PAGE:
ROBIN R YEAKLEY
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HONORED ON PANEL 1W, LINE 41 OF THE WALL

ROBIN RAY YEAKLEY

WALL NAME

ROBIN R YEAKLEY

PANEL / LINE

1W/41

DATE OF BIRTH

07/24/1948

CASUALTY PROVINCE

THUA THIEN

DATE OF CASUALTY

06/11/1972

HOME OF RECORD

SOUTH BEND

COUNTY OF RECORD

St. Joseph County

STATE

IN

BRANCH OF SERVICE

ARMY

RANK

SP4

ASSOCIATED ITEMS LEFT AT THE WALL

REMEMBRANCES

LEFT FOR ROBIN RAY YEAKLEY
POSTED ON 6.11.2017
POSTED BY: John Braun

In Honor

Robin, You are remembered and honored by the Blue Ghosts.
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POSTED ON 6.11.2016
POSTED BY: Curt Carter [email protected]

Remembering An American Hero

Dear SP4 Robin Ray Yeakley, sir

As an American, I would like to thank you for your service and for your sacrifice made on behalf of our wonderful country. The youth of today could gain much by learning of heroes such as yourself, men and women whose courage and heart can never be questioned.

May God allow you to read this, and may He allow me to someday shake your hand when I get to Heaven to personally thank you. May he also allow my father to find you and shake your hand now to say thank you; for America, and for those who love you.

With respect, Sir

Curt Carter
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POSTED ON 2.19.2014
POSTED BY: Robert Sage

We Remember

Robin is buried in a group burial at Arlington National Cemetery, Sect 60, Site 9906.
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POSTED ON 12.22.2013

braclet

I have the braclet of this young man I remember getting it and thinking one day I will be able to put the face to the name and here we are how amazing this has happen never thought in my lifetime I would be able to do this.
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POSTED ON 10.26.2012

Final Mission of U.S. Army helicopter OH-6A tail number 68-17344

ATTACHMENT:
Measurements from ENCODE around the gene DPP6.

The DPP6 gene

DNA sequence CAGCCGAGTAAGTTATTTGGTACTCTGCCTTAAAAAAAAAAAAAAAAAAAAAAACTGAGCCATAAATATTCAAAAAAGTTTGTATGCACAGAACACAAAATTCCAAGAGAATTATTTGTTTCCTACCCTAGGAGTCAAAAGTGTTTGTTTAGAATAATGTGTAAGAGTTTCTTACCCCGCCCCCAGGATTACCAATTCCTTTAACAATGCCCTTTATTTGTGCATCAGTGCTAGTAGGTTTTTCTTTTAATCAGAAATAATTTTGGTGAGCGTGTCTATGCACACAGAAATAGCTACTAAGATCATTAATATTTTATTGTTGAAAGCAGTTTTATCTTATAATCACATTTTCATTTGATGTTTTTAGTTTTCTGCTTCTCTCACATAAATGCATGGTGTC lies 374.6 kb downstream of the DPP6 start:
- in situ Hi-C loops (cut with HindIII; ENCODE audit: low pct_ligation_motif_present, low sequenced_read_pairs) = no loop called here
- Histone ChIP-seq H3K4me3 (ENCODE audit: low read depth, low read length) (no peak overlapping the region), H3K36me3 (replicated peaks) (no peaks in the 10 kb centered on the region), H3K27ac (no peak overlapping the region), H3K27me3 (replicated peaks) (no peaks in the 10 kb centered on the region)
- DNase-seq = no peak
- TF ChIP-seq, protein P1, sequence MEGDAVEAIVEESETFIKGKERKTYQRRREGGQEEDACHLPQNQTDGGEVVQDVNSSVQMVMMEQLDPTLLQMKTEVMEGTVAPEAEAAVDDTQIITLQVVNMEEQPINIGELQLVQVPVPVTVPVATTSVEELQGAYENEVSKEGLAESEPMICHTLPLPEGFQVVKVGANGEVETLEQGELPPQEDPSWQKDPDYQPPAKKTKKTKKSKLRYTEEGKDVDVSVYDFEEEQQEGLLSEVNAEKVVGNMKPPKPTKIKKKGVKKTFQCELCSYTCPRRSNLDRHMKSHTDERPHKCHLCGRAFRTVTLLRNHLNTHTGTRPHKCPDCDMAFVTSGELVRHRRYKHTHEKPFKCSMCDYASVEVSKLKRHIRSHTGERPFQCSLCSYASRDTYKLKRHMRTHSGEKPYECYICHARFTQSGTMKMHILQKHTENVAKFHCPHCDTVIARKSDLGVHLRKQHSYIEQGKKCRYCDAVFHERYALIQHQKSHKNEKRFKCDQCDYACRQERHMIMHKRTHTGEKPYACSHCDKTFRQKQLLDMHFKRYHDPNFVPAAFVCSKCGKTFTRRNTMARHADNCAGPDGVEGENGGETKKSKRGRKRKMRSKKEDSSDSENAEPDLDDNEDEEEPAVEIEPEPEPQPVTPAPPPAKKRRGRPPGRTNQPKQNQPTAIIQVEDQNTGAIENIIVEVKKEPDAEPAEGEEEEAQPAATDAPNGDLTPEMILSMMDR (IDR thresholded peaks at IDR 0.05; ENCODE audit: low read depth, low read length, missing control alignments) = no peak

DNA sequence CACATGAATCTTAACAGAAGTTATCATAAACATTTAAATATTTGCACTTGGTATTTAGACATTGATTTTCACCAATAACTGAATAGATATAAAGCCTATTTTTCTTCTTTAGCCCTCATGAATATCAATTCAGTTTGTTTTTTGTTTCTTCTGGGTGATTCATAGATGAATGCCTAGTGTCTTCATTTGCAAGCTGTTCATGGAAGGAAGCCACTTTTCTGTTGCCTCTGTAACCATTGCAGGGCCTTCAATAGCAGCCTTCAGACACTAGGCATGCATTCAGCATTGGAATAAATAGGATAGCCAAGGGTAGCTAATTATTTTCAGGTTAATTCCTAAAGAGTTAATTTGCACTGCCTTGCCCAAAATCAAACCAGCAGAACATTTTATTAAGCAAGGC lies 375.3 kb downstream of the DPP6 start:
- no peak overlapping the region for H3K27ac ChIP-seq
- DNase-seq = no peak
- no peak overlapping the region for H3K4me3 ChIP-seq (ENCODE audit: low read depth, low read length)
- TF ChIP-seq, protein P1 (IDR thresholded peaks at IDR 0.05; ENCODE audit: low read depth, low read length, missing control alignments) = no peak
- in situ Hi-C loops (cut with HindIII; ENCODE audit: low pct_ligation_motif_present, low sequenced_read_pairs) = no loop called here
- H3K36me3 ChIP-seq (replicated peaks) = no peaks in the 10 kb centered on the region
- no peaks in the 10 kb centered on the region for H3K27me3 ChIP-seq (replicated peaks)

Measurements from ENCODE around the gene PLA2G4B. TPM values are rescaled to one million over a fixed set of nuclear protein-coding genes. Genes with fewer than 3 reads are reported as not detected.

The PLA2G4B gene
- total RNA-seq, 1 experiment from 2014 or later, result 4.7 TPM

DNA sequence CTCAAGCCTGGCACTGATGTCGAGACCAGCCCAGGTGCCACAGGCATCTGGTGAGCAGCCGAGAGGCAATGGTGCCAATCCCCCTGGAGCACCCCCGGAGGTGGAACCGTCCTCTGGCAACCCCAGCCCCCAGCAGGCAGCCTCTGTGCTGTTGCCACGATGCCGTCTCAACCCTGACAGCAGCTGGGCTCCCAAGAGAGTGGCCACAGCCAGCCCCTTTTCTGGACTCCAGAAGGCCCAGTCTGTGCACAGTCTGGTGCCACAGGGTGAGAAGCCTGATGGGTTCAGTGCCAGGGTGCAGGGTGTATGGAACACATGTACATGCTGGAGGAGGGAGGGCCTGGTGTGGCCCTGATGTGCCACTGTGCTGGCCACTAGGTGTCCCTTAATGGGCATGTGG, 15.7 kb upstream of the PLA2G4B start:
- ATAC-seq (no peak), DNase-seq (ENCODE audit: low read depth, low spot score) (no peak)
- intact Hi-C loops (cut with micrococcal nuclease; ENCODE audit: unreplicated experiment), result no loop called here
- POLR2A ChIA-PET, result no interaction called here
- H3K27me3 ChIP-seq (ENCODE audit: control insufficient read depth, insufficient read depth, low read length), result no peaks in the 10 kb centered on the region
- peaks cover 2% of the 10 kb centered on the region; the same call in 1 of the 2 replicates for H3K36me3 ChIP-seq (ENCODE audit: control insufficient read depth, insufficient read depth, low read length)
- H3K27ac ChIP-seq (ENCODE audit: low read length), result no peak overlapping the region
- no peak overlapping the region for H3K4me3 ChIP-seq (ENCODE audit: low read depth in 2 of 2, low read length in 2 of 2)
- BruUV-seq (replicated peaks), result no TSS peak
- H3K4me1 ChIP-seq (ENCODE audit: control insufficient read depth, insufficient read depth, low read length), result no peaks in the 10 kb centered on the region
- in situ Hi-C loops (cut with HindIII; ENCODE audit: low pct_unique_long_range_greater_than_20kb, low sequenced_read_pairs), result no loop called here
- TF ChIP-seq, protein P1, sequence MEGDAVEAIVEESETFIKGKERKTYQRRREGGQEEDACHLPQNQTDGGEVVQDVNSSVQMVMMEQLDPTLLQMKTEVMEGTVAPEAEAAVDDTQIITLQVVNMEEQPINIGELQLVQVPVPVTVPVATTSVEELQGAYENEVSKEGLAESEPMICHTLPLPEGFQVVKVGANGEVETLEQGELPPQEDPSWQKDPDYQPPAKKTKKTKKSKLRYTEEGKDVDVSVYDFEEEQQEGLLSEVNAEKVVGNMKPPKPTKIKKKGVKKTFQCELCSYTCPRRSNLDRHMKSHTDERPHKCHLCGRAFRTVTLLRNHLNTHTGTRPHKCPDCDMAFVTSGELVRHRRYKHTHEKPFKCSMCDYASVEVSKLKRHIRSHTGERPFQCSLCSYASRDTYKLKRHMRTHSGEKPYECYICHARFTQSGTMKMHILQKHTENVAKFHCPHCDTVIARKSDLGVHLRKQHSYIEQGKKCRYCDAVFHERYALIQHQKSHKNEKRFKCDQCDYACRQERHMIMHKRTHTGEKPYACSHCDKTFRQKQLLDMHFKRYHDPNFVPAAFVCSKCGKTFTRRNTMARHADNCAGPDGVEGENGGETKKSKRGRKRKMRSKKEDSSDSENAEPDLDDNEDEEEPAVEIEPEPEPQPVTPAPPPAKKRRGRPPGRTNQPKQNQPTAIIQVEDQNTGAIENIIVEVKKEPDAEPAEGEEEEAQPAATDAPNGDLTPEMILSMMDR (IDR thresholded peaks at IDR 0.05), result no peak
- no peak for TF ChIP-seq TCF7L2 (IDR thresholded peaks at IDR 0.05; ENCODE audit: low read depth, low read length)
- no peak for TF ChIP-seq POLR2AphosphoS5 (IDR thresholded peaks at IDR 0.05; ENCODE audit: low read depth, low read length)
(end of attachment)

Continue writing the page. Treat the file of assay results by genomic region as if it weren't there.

By December 1971, U.S. troops in-country had declined dramatically--from the 1968 peak of nearly 550,000 to less than 30,000. The enemy, temporarily on the defensive by the moves into Cambodia in 1970 and Laos in 1971, began deploying new NVA forces southward in preparation for another major offensive. In March 1972, the Vietnamese launched a three-pronged invasion of the South. One NVA force swept south across the DMZ, its goal apparently the conquest of the northern provinces and the seizure of Hue. A second NVA force drove from Laos into the Central Highlands, and a third effort involved a drive from Cambodia into provinces northwest of Saigon. Fierce fighting ensued on all three fronts, with NVA success the greatest in the northern provinces. Fighting continued until by June, the North Vietnamese began withdrawing from some of their advance positions, still holding considerable amounts of South Vietnamese territory in the northern provinces. On June 11, 1972, Capt. Arnold E. Holm Jr., pilot, PFC Wayne Bibbs, gunner, and SP4 Robin R. Yeakley, passenger, were aboard an OH6A observation helicopter flying from Camp Eagle to the Northern Provinces of South Vietnam on a visual reconnaissance mission. The function of their 'Loach' chopper was searching out signs of the enemy around two landing zones (LZ's). The OH6 joined with the AH1G Cobra gunship as 'Pink Teams' to screen the deployment of air cavalry troops. On this day, Holm's aircraft was monitoring an ARVN team insertion. During the mission, Holm reported that he saw enemy living quarters, bunkers, and numerous trails. On his second pass over a ridge, at about 25' altitude, the aircraft exploded and burned. It was reported that before the aircraft crashed that smoke and white phosphorous grenades began exploding. After the aircraft impacted with the ground, it exploded again. Other aircraft in the area received heavy anti-aircraft fire. No one was seen to exit the downed helicopter, nor were emergency radio beepers detected. In another OH6A (tail #67-16275), 1LT James R. McQuade, pilot, and SP4 James E. Hackett, gunner, tried to enter the area of the crashed OH6A, but encountered heavy fire and their aircraft was also shot down. McQuade's aircraft was hit, and the intensity of the resulting fire caused white phosphorous and smoke grenades carried aboard the aircraft to explode prior to hitting the ground. The aircraft continued to burn after impact and no crewmen left the ship before or after the crash. No ground search was made for survivors or remains of either aircraft because of hostile fire in the area. Between 1993 and 2008, joint U.S.Socialist Republic of Vietnam (S.R.V.) teams, led by the Joint POWMIA Accounting Command (JPAC), interviewed witnesses, investigated, surveyed and excavated possible crash sites several times. They recovered human remains, OH-6A helicopter wreckage and crew-related equipment, including two identification tags bearing Yeakley's name. Scientists from the JPAC used forensic identification tools and circumstantial evidence to identify the crew. Their remains were returned to their families for burial with full military honors. Army Capt. Arnold E. Holm Jr. of Waterford, Conn.; SP4 Robin R. Yeakley of South Bend, Ind.; and PFC Wayne Bibbs of Chicago, were buried as a group, in a single casket representing the entire crew, on November 9, 2011, in Arlington National Cemetery. [Taken from vhpa.org]

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